WVU reminds campus of resources and education for sexual assault, Title IX



MORGANTOWN, W.Va. – After recent protests, the University of West Virginia (WVU) has decided to remind the university community of the education and resources available to them regarding personal safety, sexual assault and other crimes linked to Title IX.

WVU Title IX The coordinator is the one who oversees investigations involving civil rights-based complaints like Title IX on behalf of the Division of Diversity, Equity and Inclusion (DCI).

“We support the choices survivors make – whether or not to report, and to whom to report – and recognize that these choices are particularly difficult in some cases,” said James Goins, Jr., director of insurance at Equity and Title IX Coordinator of WVU. “When a sexual assault occurs, I want to be clear that it is never the victim’s fault.”

On the DCI website you will find information on “how to report abuse Where file a complaint, the to treat and a detailed flowchart that goes through it step by step, as well as the assistance offered throughout the process. For anonymity, people can contact the Title IX hotline at 304-906-9930.

“Knowing what to do and who to talk to can be confusing,” said Amy Kittle, deputy director of prevention and education at DCI. “There are people here to guide you to support and resources. We want to help you feel safer and more informed after an assault.

Victims of rape, sexual assault or who witness it should go to a safe place immediately and call 911.

In the event of an assault:

  1. Do not bathe, shower or brush your teeth (this will allow law enforcement and medical professionals to collect evidence). And don’t wash the clothes (put them in a disposable bag and take them to the emergency room).
  2. Go to the emergency room and pass a forensic examination for sexual assault. WVU students who are sexually assaulted can get a free SAFE exam and related medical treatment at JW Ruby Memorial Hospital when they present their WVU ID card.
    How to get to the emergency room at JW Ruby Memorial Hospital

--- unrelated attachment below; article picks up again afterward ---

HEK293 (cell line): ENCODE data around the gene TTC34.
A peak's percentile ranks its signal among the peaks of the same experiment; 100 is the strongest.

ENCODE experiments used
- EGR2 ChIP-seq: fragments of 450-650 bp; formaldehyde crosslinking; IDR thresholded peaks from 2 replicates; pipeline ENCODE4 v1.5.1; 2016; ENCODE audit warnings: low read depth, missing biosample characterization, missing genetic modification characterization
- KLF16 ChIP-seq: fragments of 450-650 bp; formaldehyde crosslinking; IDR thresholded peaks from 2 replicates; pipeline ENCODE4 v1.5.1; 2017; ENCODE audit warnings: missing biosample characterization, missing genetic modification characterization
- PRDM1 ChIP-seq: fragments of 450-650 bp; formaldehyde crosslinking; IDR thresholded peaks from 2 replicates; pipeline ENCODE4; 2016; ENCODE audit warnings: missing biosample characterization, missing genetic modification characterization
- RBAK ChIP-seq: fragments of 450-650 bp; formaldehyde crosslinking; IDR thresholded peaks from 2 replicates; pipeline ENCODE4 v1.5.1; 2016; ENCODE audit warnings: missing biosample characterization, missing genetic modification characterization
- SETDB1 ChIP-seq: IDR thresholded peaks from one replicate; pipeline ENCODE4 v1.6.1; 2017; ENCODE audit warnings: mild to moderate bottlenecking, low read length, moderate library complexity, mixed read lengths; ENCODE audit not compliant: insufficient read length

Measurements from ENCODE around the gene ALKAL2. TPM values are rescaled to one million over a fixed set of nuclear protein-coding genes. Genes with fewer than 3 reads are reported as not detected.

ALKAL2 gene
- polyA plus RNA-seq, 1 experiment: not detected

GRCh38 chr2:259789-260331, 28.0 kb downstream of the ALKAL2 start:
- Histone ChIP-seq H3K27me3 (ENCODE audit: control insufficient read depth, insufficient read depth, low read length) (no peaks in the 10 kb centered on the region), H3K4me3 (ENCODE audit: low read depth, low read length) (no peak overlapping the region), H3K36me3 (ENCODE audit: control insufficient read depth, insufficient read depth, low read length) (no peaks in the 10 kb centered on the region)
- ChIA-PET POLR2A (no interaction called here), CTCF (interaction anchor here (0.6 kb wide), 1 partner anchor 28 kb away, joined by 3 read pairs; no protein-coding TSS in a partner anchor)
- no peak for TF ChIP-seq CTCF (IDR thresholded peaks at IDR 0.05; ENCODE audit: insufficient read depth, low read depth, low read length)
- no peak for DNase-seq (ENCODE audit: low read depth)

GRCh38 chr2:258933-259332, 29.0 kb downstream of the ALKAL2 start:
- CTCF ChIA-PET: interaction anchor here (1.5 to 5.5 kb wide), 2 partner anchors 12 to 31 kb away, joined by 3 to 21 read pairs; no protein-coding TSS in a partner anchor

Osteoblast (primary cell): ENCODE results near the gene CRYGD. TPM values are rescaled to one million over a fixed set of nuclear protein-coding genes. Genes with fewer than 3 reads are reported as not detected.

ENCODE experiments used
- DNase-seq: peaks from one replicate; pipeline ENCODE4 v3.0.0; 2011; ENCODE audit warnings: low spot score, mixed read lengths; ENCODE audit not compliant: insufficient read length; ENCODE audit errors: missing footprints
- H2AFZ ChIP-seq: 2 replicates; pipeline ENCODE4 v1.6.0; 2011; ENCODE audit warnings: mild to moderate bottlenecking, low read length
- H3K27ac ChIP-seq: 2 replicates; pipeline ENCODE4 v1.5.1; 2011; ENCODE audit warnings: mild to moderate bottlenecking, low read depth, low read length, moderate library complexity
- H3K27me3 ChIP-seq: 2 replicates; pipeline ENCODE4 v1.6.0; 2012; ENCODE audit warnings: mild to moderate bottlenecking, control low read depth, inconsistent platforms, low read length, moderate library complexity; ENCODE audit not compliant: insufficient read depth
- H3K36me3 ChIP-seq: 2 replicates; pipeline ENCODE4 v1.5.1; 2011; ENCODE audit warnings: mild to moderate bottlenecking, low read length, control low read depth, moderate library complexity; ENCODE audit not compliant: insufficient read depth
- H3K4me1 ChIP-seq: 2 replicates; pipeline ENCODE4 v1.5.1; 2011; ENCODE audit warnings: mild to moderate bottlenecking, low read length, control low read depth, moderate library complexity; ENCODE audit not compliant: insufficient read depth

How to get to the emergency room at Mon Health medical center
  3. Tell someone – a trusted friend, relative or relative. Call someone you can talk to, no matter what time it is. You can always find and speak to a resident assistant, resident director, or any member of the student affairs staff. These staff members are required to report disclosures to the Title IX coordinator.
  4. Call the local rape and domestic violence center at 304-292-5100. A lawyer is trained to help victims learn about their medical and legal options and to provide emotional support. For a 24 hour hotline, call 1-888-825-7835.

Victims and witnesses can report the assault to the WVU Title IX coordinator.

To ensure your safety, remember:

  • Know your limits and communicate them clearly and firmly to your partner. Decide what you are ready to do sexually. Never assume that other people know how you feel.
  • Recognize people who disrespect you. This includes someone who tries to make you feel guilty for saying “no”, who does not respect your limits, who tries to get you drunk, or who tries to give you drugs.
  • Trust your feelings. Leave if you feel uncomfortable.
  • Be aware of your surroundings and avoid isolated places, especially with someone you don’t know well.
  • Download the LiveSafe app, which enables direct and discreet two-way communication with university police using text, photo, video and audio. It also allows you to drive your friends and family home virtually with SafeWalk.
  • Submit a complaint to the Title IX office whenever you believe a violation has occurred (students, faculty, and staff can submit).

More information on health, safety, preparedness and training resources can be found at security.wvu.edu, police.wvu.edu, or by following the WVU Safety and well-being Facebook page and @ WVUsecurity on Twitter.



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